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An unforgettable round of ‘Hatikvah’
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An unforgettable round of ‘Hatikvah’

The sight of over 18,000 people coming together for a common cause is one that brings a feeling of unity like no other. The 2017 AIPAC Policy Conference had its biggest turnout yet, and I am proud to say that I had the honor of being part of it.

When we were all gathered at the Verizon Center in Washington, DC, several speakers introduced different organizations and people who have contributed to the strengthening of the United States’ relationship with Israel. From Nikki Haley, the U.S. ambassador to the United Nations to Ankie Spitzer, the wife of Andre Spitzer, one of the 11 coaches and athletes taken hostage and killed in the 1972 Munich Olympics massacre, people from different backgrounds gathered to share their stories, their connections to Israel, and to the democratic values that it upholds.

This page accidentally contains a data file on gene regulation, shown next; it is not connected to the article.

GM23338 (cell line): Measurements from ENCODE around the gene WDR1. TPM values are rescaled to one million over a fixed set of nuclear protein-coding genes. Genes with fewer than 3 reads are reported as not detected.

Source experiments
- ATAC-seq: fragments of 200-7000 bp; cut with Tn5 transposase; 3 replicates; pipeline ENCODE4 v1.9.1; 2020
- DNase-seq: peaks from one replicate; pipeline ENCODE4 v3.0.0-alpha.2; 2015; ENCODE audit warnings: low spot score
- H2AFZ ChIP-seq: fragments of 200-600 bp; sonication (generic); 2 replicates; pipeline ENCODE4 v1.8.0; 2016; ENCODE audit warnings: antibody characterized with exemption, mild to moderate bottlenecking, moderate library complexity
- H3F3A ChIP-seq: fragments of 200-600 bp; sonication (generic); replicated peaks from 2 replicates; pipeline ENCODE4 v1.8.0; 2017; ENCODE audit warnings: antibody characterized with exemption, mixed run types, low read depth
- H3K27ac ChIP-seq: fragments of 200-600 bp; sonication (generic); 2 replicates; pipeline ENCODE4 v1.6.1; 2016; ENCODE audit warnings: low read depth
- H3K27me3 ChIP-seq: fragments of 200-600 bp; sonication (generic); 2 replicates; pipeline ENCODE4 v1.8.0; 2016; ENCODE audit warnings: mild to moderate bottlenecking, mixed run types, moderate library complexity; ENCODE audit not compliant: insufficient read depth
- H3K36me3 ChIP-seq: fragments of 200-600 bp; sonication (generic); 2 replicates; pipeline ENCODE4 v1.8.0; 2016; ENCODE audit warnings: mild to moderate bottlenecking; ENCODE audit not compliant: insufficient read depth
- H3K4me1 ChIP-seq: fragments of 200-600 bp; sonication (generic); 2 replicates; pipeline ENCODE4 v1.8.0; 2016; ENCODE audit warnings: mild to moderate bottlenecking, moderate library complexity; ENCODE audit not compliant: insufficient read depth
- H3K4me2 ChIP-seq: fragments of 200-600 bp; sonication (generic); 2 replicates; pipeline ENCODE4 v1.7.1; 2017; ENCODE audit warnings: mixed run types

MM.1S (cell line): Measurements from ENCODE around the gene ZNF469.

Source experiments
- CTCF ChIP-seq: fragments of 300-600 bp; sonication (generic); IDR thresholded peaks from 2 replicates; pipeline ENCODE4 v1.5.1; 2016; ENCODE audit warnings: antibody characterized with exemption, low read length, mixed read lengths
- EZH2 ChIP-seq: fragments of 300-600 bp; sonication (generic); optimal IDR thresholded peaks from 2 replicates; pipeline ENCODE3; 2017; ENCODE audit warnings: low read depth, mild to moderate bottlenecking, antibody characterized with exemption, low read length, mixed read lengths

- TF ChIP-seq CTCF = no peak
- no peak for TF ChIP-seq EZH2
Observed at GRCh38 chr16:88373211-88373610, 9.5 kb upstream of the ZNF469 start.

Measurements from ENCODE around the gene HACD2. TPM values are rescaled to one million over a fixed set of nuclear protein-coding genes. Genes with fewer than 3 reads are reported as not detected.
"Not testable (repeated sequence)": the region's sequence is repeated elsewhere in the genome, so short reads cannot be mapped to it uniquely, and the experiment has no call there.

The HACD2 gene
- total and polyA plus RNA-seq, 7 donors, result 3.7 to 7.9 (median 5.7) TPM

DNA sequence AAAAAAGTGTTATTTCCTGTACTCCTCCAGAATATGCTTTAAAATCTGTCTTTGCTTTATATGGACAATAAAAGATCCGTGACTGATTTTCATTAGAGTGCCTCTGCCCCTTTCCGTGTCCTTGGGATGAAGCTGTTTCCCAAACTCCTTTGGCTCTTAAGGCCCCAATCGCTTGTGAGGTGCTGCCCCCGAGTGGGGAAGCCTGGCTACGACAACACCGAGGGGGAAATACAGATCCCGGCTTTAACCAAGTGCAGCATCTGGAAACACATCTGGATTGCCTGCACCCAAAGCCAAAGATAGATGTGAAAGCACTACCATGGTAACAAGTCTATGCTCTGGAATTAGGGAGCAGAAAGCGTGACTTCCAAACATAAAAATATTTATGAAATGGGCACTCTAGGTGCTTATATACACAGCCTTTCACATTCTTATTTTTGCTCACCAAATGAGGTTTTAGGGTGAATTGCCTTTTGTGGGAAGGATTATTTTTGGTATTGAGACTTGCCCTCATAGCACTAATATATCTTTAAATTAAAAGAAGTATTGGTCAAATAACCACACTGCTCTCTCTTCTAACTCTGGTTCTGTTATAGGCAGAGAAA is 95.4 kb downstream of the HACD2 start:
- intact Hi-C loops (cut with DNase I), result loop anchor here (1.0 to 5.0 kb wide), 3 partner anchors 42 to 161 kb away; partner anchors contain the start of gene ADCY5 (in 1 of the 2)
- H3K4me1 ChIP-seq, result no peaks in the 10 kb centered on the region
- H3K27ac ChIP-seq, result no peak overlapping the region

One particular story that touched me was given by Avshalom Weinstein and his family. Weinstein and his father, Amnon, repair in their Tel Aviv-based workshop violins that survived the Holocaust, then gift the repaired violins to professional violinists. Weinstein and his father believe that every violin has a story and is a symbol of hope in times of great sadness.

“The violin has a neshama, a soul,” Weinstein said.

As their original owners played these violins, they saw their families make their way to the gas chambers, and through the music of the violin, they mourned.

“They couldn’t pray,” Amnon said. “The violin prayed for them.”

Soon after, the screen faded out to a video of Hagai Shaham, an Israeli virtuoso, playing one of these rescued violins. He played with such love and emotion, that it left the crowd silent. The screen then went black and the lights on the stage began to flicker to reveal Shaham standing there, continuing his performance from the film that was just playing above us. As Shaham played “Hatikvah,” everyone in the audience stood up and joined him in singing the national anthem of the State of Israel. It was at this moment that I truly felt a connection to everyone sitting beside me in the arena.

AIPAC taught me that whether we are Jews or Christians, Democrats or Republicans, young or old, we all have the ability to unite and stand strong as one nation when it comes to fighting for the promise and future of a Jewish state.

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